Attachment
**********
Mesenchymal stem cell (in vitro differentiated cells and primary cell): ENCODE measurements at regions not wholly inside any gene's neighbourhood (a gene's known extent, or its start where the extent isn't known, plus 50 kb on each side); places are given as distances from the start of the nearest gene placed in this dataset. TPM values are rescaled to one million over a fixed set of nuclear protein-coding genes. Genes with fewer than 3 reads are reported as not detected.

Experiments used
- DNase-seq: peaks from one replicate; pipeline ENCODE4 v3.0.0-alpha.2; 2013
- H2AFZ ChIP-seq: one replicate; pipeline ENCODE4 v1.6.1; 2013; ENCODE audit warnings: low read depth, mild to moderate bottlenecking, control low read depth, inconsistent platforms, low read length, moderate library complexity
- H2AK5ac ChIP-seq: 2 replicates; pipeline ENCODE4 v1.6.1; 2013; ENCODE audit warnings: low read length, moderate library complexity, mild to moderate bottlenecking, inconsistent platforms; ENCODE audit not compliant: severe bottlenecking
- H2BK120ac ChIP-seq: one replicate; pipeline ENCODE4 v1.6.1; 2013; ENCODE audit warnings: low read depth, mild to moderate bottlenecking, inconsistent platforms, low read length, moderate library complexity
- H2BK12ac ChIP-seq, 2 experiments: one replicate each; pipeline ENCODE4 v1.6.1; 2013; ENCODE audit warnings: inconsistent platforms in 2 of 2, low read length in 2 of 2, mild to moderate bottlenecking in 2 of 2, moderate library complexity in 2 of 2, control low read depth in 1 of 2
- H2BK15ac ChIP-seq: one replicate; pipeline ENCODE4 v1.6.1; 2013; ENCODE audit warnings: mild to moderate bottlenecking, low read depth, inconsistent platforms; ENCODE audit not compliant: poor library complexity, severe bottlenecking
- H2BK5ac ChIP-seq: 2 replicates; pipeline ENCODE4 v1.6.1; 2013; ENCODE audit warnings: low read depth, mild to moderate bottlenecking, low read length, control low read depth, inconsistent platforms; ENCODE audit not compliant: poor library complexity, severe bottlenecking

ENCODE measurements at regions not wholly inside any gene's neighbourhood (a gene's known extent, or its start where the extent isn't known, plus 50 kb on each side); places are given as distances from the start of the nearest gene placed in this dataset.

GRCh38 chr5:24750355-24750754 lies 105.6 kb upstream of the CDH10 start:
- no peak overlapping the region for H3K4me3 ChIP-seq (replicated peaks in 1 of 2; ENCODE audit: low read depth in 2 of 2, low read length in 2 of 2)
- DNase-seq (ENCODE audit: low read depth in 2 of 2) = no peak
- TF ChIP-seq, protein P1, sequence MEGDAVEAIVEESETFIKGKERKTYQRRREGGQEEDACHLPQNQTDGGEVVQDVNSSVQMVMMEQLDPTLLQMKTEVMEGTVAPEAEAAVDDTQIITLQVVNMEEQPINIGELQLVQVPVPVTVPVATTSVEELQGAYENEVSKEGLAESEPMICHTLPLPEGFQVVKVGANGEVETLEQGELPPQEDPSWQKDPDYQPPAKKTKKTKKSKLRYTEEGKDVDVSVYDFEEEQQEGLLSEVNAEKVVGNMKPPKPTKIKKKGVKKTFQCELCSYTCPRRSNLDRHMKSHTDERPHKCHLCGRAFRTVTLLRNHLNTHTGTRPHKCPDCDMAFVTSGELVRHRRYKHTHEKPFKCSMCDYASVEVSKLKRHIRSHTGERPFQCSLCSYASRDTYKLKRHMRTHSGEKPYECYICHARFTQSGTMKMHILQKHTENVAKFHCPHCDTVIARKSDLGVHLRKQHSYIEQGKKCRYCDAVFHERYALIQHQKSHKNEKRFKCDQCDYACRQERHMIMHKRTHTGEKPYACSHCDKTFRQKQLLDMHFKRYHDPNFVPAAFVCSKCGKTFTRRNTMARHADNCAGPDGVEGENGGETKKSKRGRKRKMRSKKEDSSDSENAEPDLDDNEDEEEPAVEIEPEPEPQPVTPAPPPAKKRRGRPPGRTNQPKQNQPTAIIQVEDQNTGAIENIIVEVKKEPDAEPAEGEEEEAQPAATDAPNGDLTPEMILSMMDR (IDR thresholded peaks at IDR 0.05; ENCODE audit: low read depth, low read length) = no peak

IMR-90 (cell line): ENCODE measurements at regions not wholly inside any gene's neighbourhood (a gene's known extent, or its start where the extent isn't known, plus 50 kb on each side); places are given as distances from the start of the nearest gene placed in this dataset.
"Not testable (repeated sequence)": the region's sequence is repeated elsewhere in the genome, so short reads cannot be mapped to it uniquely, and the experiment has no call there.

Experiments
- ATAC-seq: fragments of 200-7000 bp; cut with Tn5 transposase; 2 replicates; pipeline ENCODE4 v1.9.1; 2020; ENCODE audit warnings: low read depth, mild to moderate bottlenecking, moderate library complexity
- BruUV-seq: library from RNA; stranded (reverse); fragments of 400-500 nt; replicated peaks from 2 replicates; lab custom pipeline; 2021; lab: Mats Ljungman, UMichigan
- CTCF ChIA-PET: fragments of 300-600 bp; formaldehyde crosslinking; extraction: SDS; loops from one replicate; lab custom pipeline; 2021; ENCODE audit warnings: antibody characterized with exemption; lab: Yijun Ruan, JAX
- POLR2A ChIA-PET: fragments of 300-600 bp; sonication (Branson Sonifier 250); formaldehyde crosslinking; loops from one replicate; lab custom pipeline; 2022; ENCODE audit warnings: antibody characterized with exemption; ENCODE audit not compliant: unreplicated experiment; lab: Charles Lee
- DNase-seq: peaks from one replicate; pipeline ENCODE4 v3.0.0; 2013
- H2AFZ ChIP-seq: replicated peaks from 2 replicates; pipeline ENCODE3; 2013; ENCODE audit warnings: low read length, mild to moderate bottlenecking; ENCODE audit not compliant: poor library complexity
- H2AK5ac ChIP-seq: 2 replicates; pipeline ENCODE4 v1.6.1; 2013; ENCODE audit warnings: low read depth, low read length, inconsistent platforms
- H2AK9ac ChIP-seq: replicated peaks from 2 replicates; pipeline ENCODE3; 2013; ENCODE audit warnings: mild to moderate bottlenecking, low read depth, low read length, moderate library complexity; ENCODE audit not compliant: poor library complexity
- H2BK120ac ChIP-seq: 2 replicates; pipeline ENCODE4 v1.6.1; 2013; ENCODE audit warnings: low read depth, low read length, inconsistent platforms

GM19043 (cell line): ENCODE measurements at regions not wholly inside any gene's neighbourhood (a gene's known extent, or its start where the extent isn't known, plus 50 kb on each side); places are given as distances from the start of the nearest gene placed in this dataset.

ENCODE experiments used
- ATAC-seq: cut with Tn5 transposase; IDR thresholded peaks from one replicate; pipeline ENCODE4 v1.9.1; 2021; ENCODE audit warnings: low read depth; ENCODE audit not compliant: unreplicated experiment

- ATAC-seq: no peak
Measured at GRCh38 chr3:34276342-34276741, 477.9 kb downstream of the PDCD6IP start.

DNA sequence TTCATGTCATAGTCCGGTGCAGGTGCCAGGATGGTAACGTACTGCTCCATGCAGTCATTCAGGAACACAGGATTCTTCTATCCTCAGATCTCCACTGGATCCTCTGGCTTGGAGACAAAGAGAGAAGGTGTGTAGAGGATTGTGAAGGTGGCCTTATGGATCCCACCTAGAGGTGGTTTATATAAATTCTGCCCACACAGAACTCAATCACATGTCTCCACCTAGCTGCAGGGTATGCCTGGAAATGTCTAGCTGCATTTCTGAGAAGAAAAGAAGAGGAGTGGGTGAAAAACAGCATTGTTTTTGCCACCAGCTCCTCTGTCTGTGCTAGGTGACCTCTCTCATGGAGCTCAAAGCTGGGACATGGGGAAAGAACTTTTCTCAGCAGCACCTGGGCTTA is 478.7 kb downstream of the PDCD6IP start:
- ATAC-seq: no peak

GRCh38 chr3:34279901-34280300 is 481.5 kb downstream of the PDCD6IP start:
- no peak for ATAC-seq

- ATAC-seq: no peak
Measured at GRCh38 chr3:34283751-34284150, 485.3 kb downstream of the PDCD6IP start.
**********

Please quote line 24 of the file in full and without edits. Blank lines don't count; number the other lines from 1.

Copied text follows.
- H2AK5ac ChIP-seq: 2 replicates; pipeline ENCODE4 v1.6.1; 2013; ENCODE audit warnings: low read depth, low read length, inconsistent platforms